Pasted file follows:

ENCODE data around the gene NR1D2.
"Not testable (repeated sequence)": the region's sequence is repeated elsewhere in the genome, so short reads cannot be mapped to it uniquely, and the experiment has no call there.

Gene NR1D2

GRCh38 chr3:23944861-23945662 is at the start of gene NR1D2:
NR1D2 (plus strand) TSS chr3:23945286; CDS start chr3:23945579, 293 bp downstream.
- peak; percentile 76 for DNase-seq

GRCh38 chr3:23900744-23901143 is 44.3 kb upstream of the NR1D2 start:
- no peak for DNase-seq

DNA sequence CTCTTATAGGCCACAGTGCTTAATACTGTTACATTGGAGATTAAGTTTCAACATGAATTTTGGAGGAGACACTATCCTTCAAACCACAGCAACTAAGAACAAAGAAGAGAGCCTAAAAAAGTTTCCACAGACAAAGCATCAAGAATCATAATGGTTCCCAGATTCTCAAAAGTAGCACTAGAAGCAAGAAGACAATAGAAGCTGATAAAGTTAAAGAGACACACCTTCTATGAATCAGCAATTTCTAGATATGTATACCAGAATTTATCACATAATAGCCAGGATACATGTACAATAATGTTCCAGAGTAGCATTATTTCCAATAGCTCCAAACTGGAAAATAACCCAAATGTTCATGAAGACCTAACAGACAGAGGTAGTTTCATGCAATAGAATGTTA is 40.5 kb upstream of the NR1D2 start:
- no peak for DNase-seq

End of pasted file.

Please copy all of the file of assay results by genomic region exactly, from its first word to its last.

ENCODE data around the gene NR1D2.
"Not testable (repeated sequence)": the region's sequence is repeated elsewhere in the genome, so short reads cannot be mapped to it uniquely, and the experiment has no call there.

Gene NR1D2

GRCh38 chr3:23944861-23945662 is at the start of gene NR1D2:
NR1D2 (plus strand) TSS chr3:23945286; CDS start chr3:23945579, 293 bp downstream.
- peak; percentile 76 for DNase-seq

GRCh38 chr3:23900744-23901143 is 44.3 kb upstream of the NR1D2 start:
- no peak for DNase-seq

DNA sequence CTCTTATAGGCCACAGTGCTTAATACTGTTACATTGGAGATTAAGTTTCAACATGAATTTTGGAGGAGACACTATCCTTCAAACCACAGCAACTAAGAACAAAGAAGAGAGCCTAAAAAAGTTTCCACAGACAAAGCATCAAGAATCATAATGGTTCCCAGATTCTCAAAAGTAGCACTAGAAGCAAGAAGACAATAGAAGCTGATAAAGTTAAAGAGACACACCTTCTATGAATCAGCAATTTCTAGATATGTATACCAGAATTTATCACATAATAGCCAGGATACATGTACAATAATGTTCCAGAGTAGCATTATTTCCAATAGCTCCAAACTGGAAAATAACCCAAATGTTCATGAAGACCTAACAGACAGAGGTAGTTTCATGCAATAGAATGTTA is 40.5 kb upstream of the NR1D2 start:
- no peak for DNase-seq